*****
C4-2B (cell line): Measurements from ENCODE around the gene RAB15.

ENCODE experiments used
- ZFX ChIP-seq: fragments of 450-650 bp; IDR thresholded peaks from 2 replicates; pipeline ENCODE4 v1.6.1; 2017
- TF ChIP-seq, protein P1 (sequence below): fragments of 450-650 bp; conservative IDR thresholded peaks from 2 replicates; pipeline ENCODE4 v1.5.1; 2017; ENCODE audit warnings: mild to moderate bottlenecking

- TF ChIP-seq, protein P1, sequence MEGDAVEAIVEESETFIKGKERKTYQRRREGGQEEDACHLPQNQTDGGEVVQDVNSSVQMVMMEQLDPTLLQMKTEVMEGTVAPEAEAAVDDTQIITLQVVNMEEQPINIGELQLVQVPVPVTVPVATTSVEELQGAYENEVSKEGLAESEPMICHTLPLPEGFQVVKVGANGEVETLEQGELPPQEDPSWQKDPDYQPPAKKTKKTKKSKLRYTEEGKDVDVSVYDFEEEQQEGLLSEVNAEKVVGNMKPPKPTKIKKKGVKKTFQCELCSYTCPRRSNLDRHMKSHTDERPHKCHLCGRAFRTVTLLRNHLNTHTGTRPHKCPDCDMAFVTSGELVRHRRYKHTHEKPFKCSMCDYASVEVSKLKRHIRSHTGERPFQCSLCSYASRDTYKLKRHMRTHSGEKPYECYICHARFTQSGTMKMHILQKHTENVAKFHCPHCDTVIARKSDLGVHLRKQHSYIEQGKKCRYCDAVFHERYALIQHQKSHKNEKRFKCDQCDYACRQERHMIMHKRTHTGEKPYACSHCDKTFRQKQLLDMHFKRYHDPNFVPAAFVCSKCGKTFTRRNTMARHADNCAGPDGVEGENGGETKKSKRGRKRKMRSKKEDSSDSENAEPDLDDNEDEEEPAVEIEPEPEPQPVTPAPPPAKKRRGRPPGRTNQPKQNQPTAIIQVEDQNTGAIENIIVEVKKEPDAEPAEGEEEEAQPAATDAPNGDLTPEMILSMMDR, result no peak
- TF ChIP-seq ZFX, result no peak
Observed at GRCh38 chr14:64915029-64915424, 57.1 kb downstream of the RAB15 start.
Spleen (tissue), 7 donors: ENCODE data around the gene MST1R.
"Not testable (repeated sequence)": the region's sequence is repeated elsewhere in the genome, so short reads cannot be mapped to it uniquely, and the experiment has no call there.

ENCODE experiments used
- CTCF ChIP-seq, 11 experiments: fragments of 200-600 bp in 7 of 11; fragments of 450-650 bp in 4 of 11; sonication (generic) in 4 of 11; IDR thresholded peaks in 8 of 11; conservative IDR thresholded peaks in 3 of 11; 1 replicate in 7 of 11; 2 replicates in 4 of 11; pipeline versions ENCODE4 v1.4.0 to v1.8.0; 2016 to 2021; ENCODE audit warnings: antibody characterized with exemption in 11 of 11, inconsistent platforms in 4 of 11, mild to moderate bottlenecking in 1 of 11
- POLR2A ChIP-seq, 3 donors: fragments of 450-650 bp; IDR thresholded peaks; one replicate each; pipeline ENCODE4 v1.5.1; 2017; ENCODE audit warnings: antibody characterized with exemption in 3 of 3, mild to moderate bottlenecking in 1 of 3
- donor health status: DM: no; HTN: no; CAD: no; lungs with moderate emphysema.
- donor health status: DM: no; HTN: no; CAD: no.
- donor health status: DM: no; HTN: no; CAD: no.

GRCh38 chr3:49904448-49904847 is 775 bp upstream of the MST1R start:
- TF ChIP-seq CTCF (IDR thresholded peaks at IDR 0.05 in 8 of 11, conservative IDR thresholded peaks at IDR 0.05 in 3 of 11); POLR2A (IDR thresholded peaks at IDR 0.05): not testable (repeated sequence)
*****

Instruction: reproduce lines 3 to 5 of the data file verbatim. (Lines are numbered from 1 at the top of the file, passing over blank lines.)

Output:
- ZFX ChIP-seq: fragments of 450-650 bp; IDR thresholded peaks from 2 replicates; pipeline ENCODE4 v1.6.1; 2017
- TF ChIP-seq, protein P1 (sequence below): fragments of 450-650 bp; conservative IDR thresholded peaks from 2 replicates; pipeline ENCODE4 v1.5.1; 2017; ENCODE audit warnings: mild to moderate bottlenecking

- TF ChIP-seq, protein P1, sequence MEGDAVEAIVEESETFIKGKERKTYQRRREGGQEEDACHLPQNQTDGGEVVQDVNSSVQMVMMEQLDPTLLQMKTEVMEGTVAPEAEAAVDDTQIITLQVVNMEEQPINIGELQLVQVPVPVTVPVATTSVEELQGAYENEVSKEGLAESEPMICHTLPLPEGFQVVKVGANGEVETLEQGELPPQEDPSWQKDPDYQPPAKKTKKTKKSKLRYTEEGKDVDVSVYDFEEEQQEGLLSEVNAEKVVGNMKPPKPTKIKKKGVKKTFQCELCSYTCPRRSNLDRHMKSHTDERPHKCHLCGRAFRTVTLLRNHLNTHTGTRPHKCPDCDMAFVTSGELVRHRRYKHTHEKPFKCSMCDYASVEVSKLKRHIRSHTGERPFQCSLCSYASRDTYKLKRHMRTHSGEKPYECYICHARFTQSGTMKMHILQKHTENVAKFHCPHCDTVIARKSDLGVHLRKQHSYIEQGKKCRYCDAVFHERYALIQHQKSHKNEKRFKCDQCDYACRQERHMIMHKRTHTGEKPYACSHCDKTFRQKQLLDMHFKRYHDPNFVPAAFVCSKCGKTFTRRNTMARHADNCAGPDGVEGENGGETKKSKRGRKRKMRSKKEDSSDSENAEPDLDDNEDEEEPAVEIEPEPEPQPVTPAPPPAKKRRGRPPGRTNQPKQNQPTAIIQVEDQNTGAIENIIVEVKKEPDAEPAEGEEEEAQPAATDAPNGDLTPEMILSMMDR, result no peak